OWNING A STAKE Olympus gives bonuses to employees at its properties, based on outcomes. Corporate office employees receive ownership stakes in properties. In a 90-day period this year, for one, Olympus distributed $2 million in ownership bonuses to its 60 corporate office employees, Wonderly said. “People feel and know they have a voice.”
“Our core values are not something just written on the wall at corporate or shoved in the back of everyone’s desk. Our owners and leaders demonstrate these values and lead by example every day. At Olympus, we are all here to achieve the same goal for our customers (and we have fun while doing it)! On several occasions, I have witnessed our owners, Anthony and Chandler, walk into a community, smile and greet every single person from the manager to the housekeeper. I truly feel Olympus is dedicated to everyone’s success.”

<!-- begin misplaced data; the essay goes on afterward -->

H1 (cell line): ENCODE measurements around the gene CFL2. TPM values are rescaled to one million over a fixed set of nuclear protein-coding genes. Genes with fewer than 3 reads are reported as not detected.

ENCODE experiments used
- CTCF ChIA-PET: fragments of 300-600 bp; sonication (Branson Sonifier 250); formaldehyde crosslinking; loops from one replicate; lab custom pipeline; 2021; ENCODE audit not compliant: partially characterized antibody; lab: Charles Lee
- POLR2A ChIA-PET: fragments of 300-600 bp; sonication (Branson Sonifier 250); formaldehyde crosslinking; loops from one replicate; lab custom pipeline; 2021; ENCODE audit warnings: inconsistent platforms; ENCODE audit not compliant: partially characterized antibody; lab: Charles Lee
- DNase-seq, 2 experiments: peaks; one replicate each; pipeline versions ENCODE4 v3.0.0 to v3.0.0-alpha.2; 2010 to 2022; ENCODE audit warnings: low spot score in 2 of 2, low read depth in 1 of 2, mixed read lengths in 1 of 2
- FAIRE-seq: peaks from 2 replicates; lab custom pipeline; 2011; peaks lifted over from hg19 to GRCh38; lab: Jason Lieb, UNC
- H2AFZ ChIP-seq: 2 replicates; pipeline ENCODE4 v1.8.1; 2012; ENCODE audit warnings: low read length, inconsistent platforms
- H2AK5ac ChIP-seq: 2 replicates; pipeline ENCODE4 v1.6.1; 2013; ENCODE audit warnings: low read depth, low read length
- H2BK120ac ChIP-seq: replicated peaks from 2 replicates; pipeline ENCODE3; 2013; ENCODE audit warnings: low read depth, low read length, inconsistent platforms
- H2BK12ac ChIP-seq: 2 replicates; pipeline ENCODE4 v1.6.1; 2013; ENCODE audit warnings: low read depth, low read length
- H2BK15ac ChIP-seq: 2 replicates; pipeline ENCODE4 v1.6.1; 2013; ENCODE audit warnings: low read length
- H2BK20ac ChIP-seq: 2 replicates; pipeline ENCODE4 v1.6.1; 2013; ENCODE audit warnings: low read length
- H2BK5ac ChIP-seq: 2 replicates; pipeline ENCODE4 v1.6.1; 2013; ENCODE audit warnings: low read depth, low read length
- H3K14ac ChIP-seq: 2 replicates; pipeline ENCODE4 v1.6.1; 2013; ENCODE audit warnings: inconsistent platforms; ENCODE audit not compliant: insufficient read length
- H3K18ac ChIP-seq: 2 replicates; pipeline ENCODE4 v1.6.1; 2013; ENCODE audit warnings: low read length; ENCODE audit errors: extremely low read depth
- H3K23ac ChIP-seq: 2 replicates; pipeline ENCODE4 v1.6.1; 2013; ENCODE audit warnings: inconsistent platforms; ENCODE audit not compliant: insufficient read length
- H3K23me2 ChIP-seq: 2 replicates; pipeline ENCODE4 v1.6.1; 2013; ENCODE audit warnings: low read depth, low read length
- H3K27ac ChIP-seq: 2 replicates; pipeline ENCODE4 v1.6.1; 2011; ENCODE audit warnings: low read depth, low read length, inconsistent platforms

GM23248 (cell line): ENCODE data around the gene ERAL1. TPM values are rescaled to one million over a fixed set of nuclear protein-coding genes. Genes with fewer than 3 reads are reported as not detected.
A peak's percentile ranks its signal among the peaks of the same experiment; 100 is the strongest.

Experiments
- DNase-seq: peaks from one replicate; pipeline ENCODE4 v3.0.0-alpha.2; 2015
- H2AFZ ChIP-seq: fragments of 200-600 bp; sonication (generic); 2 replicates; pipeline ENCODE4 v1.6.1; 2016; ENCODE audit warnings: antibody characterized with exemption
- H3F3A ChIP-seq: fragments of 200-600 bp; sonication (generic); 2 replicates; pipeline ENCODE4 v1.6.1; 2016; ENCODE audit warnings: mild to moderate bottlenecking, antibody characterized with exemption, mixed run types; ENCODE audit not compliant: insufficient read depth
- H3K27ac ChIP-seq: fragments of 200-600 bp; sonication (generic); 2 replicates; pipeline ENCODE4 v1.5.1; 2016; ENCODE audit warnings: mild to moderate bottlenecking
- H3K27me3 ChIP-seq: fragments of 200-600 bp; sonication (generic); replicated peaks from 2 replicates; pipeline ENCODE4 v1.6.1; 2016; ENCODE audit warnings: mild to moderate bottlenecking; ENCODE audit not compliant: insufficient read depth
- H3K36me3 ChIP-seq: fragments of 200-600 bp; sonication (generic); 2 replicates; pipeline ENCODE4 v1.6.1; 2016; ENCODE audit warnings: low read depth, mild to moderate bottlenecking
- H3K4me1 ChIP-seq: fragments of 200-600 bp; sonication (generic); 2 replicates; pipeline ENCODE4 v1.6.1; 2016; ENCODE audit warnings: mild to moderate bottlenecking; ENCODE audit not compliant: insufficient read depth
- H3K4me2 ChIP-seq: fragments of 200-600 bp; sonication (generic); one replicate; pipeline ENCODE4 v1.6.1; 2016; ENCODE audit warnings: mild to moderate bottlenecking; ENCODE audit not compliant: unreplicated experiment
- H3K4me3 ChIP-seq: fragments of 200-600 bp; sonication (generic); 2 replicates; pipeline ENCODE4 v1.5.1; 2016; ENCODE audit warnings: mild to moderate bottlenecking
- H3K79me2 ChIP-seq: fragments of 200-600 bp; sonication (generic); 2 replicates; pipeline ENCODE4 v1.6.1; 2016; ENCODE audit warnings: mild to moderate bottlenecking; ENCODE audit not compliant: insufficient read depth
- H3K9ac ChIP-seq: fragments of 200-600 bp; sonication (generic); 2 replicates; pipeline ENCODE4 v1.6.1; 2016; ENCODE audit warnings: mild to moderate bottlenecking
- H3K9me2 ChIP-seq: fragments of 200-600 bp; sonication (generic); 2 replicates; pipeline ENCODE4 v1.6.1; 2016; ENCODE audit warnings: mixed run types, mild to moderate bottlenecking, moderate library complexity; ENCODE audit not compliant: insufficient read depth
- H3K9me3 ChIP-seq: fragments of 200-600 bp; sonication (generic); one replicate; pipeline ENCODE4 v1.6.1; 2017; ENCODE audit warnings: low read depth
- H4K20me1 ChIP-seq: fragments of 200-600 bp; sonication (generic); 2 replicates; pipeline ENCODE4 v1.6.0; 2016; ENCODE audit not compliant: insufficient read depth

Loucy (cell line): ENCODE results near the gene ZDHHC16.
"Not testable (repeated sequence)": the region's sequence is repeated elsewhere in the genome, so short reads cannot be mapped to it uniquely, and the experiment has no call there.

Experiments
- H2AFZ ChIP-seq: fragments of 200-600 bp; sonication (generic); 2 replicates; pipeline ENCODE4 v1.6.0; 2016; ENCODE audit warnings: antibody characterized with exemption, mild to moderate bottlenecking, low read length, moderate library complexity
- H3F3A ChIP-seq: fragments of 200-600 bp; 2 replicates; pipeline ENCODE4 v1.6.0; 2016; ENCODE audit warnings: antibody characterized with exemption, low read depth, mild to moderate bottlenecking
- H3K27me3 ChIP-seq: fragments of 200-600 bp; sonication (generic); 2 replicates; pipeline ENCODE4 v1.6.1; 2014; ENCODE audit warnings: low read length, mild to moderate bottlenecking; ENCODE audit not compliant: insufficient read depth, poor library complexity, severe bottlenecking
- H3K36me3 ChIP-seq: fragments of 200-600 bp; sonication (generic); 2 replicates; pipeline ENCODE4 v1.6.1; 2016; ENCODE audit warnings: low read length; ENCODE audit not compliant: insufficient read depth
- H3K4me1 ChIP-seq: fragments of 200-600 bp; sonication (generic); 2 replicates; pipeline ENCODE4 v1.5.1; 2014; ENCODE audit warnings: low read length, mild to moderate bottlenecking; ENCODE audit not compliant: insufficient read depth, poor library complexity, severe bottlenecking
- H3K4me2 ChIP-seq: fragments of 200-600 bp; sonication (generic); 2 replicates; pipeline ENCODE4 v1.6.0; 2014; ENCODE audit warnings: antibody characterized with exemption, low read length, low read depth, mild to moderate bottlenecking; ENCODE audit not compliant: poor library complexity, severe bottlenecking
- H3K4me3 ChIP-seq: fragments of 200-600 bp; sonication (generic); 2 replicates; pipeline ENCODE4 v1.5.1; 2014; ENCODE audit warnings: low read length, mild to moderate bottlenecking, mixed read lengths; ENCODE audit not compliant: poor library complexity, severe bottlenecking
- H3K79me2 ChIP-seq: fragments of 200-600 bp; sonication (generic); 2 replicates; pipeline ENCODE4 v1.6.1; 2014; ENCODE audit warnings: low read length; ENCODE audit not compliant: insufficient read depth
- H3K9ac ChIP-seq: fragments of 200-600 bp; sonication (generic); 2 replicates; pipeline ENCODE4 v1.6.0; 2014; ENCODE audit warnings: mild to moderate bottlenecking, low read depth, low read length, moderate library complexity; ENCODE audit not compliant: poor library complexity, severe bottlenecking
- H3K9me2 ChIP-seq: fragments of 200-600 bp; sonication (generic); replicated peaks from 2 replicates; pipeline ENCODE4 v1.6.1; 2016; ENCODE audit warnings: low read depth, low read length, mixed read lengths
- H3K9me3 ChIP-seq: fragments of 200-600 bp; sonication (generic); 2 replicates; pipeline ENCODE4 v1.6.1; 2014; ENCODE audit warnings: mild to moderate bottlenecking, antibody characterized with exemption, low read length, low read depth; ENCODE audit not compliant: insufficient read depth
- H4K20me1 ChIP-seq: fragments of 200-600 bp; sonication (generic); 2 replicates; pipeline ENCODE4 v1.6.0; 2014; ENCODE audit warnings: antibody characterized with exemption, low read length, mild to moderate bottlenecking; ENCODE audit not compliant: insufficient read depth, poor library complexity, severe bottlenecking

-Geoffrey Gonzales, Business Manager
4 Origin Bank
Origin Bank’s culture is built around putting all stakeholders on equal footing and delivering friendly hospitality and memorable experiences.
“Happy employees bring a happy delivery of the bank into the community,” Grant James, Origin’s Fort Worth region president, says. “It may be as simple as asking someone, genuinely, ‘How can I help you?’ It’s an art. It takes practice. Ultimately, the shareholder is rewarded.”
All new employees spend a few days at Origin’s Louisiana headquarters, where they meet the CEO and the “culture czar.” Origin picks one employee per year who attends the Disney Institute’s culture camp. Delivering on the culture starts with hiring the right people, James says. The bank’s Fort Worth region, with 22 employees, is small enough that James gets to meet every prospective new employee before he or she is hired. He views prospective employees through two lenses — hospitality and technical. The bank tends to look for employees who it views as having an ideal 50-50 mix of those two. “I would consider that ideal for most roles we have in the bank,” he says.